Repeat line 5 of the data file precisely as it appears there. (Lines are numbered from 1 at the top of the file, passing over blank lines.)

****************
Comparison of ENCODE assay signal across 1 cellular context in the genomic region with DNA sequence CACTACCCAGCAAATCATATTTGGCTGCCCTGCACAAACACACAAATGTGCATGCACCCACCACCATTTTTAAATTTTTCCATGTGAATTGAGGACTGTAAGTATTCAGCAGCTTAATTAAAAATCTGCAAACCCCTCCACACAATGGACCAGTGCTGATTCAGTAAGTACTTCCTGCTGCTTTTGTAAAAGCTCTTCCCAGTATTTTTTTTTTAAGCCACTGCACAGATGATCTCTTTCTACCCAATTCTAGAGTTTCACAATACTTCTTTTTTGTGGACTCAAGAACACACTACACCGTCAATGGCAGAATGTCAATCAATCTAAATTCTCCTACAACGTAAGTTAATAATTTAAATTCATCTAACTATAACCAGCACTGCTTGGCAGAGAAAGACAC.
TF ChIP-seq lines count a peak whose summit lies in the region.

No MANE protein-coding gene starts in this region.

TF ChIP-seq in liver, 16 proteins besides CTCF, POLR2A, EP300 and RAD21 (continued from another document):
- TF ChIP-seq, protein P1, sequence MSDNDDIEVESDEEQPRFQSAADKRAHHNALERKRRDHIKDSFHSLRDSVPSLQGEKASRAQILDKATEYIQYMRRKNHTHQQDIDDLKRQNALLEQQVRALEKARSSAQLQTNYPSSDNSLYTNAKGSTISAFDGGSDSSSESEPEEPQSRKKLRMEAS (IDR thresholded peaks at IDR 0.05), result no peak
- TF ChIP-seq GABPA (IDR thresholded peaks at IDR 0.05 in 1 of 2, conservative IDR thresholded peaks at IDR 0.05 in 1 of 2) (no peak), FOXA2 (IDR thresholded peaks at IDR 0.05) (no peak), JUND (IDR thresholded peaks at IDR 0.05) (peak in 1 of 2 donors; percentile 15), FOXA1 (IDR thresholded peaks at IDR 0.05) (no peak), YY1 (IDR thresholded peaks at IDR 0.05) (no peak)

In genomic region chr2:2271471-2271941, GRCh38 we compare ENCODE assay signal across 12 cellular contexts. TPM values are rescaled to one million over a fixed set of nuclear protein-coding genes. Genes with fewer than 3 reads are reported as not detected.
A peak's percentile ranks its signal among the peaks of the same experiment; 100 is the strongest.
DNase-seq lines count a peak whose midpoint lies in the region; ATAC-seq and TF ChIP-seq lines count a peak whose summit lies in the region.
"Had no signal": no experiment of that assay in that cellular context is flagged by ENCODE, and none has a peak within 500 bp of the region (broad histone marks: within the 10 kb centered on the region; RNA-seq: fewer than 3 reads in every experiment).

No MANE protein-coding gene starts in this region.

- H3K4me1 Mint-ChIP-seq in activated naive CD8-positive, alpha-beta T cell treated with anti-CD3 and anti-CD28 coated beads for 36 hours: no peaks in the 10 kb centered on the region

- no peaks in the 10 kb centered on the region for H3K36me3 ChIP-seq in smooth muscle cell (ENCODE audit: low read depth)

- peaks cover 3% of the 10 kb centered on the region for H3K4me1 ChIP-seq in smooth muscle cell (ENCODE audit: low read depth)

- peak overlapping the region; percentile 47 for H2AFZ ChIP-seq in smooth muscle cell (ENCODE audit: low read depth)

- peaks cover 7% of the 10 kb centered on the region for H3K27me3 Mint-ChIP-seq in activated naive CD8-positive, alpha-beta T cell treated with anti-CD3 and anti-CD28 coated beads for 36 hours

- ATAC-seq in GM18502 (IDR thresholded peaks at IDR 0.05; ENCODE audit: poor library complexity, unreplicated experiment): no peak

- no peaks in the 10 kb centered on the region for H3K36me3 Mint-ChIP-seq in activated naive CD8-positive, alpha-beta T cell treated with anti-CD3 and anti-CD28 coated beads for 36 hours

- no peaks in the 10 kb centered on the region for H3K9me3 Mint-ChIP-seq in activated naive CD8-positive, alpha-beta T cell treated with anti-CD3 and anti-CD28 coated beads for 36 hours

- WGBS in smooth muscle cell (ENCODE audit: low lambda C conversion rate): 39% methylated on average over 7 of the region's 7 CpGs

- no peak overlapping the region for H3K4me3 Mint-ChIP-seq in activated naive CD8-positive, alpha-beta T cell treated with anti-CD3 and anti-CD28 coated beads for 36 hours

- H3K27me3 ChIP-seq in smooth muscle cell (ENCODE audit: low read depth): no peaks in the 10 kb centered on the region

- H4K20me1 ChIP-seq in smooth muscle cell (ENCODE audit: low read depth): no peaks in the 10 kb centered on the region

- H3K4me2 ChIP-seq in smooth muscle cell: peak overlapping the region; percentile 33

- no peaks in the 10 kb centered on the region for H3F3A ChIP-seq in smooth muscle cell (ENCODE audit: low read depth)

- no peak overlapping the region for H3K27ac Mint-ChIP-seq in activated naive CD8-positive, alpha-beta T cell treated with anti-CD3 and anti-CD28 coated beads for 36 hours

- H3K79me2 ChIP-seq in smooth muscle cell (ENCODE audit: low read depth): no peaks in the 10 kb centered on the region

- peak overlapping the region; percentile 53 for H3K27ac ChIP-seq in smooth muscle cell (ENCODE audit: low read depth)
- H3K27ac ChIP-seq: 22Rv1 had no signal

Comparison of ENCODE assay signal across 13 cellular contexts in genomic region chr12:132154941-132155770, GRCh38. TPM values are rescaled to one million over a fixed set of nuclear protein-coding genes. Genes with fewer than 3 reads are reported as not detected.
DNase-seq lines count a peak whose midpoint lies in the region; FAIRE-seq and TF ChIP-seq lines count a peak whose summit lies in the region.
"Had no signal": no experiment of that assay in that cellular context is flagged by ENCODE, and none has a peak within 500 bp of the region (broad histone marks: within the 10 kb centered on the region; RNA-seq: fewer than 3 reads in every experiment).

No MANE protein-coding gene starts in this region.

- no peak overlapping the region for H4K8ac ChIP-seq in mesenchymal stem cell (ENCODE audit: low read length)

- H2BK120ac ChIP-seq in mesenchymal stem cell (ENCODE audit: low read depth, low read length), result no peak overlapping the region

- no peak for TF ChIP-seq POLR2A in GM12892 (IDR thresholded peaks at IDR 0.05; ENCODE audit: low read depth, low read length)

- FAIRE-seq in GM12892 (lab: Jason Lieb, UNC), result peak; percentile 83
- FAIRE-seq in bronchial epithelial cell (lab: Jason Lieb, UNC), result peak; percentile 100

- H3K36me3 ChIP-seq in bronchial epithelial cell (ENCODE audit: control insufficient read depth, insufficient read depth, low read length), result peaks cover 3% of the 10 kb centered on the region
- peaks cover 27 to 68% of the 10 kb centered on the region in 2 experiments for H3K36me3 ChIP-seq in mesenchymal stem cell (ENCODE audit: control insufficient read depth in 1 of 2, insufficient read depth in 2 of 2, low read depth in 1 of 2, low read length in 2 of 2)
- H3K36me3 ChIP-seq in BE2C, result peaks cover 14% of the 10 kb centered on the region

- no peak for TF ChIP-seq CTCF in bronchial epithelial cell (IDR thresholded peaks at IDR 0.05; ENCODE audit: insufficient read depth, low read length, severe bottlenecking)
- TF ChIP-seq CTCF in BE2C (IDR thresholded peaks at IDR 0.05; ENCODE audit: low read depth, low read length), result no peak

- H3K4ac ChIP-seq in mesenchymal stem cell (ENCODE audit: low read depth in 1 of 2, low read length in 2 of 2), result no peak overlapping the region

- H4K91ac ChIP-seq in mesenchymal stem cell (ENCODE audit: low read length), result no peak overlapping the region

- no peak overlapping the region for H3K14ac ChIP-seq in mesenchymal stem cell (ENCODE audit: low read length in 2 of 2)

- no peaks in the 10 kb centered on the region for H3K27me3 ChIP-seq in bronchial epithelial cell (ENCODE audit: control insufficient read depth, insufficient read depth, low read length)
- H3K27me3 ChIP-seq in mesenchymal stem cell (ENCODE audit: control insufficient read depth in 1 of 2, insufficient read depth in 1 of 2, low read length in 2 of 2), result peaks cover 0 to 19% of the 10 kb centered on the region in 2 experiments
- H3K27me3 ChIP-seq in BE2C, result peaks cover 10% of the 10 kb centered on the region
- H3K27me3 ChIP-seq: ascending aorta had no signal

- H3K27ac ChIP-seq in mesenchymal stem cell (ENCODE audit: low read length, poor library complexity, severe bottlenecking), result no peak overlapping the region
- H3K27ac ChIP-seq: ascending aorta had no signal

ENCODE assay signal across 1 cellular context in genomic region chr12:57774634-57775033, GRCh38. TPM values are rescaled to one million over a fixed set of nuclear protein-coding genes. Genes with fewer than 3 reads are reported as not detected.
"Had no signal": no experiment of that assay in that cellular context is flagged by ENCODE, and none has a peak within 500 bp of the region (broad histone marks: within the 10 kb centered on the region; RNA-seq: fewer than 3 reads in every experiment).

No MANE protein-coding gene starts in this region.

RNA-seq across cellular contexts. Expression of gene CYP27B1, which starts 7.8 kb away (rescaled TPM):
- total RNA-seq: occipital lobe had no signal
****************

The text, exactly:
- TF ChIP-seq, protein P1, sequence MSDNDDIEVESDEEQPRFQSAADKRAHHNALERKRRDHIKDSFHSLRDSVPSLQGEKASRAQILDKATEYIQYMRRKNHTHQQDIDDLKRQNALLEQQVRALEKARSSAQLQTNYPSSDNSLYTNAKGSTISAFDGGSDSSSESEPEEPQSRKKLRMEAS (IDR thresholded peaks at IDR 0.05), result no peak